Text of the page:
By: Gary Scheiner MS, CDE
Everyone needs a catharsis. An outlet for pent-up energy, frustration and negative emotions. Some people drink, some eat, and others find more constructive ways to let off steam. I’m lucky enough to have two excellent catharsises (catharses? catharsisis? you get the idea): Exercise and writing.
No matter what’s going on or where I am, I almost always find a way to get in a daily workout. When at home, I can lift weights or play basketball at the local Y, go for a bike ride, work in the yard, or plod away on our basement treadmill. While on the road, I can either go for a jog (a great way to see the local sites!) or use a hotel fitness center. When staying at hole-in-the-wall hotels, I bring along my jump rope and work out right in the room. Regardless of what’s going on in my life, that workout helps me clear my head and see things in a proper perspective.
The writing part is interesting. To be honest, I’m not much of a reader (aside from the sports page of the newspaper). But I love to write. It allows me to focus and block out everything else that might be going on. And believe me, when I’m trying to manage my own diabetes while assisting hundreds of clients at a time to manage theirs, I need time away from looking at numbers and charts! Writing also lets me be as creative as I like. Things at work can sometimes become repetitive and mundane, but writing gives me an opportunity to explore, express, and satirize to my heart’s content.
Over the years, I’ve written more articles for diabetes consumer and trade magazines than I can count. Lately, much of the article writing has been for web-based publications such as Diatribe and InsulinNation. But books are a whole other story (literally). While articles are focused on a singular topic, books can cover a wide range of concepts in considerable depth. Talk about an opportunity to immerse myself!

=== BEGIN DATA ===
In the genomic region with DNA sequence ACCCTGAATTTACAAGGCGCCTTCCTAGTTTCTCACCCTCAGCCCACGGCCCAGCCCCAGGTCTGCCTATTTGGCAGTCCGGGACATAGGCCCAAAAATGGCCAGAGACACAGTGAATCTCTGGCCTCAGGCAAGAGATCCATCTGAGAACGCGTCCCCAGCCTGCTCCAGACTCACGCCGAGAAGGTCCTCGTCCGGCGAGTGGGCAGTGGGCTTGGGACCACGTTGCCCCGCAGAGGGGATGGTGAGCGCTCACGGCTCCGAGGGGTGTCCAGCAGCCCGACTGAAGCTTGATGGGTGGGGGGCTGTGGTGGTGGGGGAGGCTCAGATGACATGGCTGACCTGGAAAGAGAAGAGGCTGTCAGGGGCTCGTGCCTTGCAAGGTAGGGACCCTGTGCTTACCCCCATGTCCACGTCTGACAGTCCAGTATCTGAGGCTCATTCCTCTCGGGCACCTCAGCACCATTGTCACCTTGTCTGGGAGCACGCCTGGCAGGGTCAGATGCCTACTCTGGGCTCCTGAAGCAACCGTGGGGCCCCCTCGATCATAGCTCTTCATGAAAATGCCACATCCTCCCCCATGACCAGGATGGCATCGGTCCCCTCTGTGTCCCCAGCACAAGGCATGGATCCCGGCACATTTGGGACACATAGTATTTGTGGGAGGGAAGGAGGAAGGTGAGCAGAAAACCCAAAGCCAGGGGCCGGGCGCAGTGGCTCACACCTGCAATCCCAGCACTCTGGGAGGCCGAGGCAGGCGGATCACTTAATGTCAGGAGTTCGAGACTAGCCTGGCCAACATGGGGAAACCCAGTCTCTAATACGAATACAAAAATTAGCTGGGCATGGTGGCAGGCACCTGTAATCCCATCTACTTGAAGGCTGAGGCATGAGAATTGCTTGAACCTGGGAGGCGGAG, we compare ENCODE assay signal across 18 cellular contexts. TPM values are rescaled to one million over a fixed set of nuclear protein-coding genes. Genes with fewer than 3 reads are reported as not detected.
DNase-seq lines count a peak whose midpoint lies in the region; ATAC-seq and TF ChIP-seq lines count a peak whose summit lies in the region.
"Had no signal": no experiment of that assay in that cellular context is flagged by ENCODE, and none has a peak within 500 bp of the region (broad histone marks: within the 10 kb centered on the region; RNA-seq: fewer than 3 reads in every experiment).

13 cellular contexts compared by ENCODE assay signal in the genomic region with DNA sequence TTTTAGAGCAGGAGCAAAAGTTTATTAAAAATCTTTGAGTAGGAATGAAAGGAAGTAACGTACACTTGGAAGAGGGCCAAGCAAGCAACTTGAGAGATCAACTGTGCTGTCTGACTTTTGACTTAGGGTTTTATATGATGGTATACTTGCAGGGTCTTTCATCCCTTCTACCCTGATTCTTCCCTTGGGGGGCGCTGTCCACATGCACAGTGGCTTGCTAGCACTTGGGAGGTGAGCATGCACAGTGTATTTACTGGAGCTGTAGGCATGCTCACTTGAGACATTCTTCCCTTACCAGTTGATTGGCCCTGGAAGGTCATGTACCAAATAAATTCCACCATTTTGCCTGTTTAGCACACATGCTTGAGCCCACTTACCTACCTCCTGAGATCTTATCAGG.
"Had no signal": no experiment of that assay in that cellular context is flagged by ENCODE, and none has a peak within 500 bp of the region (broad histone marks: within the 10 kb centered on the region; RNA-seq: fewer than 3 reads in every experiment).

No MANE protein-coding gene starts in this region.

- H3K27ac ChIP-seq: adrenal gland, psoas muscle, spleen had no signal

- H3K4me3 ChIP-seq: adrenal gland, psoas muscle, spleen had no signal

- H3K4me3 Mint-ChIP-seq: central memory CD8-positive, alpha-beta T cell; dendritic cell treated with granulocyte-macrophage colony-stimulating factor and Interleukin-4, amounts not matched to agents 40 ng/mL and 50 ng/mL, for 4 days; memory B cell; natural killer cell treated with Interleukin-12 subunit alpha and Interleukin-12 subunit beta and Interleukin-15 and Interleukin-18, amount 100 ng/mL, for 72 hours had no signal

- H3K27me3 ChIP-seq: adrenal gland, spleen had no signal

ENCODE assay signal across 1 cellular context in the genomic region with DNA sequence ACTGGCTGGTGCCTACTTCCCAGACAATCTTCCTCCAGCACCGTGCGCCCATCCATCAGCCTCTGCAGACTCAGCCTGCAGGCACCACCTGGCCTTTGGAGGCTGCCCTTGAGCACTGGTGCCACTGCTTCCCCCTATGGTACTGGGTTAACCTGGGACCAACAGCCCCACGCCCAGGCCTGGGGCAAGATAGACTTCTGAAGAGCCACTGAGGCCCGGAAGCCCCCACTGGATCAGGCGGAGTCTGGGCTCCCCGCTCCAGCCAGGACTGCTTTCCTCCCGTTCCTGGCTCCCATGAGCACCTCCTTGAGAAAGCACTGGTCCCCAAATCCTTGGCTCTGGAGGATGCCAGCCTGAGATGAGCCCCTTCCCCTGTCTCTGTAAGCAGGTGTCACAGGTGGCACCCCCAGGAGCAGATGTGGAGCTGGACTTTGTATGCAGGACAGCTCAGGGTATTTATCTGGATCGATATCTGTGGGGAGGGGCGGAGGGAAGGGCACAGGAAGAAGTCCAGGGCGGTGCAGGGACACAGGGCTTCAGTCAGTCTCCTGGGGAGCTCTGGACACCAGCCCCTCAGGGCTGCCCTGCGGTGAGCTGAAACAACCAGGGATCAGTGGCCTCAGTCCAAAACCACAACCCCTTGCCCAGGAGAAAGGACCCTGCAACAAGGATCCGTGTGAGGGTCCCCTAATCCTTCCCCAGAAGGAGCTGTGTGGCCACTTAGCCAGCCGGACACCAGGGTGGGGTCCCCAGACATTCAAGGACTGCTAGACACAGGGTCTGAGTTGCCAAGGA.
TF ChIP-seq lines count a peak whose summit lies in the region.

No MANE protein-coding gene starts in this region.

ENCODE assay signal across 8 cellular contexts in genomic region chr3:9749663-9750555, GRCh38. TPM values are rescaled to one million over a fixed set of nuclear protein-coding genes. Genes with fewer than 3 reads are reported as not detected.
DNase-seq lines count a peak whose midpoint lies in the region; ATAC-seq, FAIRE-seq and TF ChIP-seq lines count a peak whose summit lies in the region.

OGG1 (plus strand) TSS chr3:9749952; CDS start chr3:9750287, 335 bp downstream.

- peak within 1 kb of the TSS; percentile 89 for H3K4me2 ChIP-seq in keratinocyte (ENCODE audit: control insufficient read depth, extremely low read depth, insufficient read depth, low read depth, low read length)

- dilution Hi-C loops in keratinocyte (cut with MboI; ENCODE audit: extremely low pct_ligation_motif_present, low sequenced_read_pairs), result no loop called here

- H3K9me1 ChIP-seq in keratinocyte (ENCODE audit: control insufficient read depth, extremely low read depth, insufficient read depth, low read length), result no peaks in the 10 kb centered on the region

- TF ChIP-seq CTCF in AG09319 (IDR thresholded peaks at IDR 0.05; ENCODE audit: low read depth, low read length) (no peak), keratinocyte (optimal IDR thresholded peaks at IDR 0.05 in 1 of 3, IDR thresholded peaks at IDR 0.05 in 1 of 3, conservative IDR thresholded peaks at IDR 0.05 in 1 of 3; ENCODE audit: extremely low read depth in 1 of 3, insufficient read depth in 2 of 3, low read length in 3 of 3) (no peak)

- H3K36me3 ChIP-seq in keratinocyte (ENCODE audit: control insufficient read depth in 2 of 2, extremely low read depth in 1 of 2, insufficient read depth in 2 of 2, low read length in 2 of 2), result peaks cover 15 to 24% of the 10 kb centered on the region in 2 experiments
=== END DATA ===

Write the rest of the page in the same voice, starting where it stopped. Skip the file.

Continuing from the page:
My first book, You Can Control Diabetes, was something I co-authored with a delightful and passionate physician named Dr. Abdul Ghani back in 1997. It was a general overview of type-1 and type-2 diabetes care, with the goal of putting the patient more in charge of their own management. My second book (published in 2004), Think Like A Pancreas, is what helped put me on the map from a professional standpoint. It covered the ins and outs of setting up and fine-tuning an intensive insulin program. The second edition of Think Like a Pancreas, which came out in 2011, has sold more than 25,000 copies and has been named a “must read” by several reviewers for both people with diabetes and healthcare providers.
In 2006, I wrote The Ultimate Guide to Accurate Carb Counting. This was meant to serve as a teaching guide for those needing to master their carb counting skills – something I’ve found to be critical for those who take mealtime insulin. In 2010, I got off my beaten path a bit and wrote a book that focuses more on type-2 diabetes self-management called Get Control of Your Blood Sugar.
No, I did not choose the title. In 2011 I had an opportunity to do a complete copy-edit and revision of a popular consumer title, The Diabetic Bible. Now that’s a title I can sink my teeth into!
My latest book, Until There Is A Cure: The Latest and Greatest in Diabetes Self-Care, was released by Spry Publishing in 2012. It makes sure you’re up-to-date on all the latest treatment methods, medications and devices that can make living with diabetes easier and improve glucose control. And here’s something cool: during National Diabetes Month in November, you can order Until There Is A Cure and all other titles online at our diabetes information source
BTW, my latest little cathartic project involves a new book on continuous glucose monitoring, to be published by the American Diabetes Association in 2015. If you use a Continuous Glucose Monitor or prescribe one, it will help you to get better functionality from the system and be able to interpret the data in both real-time and retrospectively. Watch for it next summer.
So that’s my cathartic story. Say… just writing about it has made me feel better.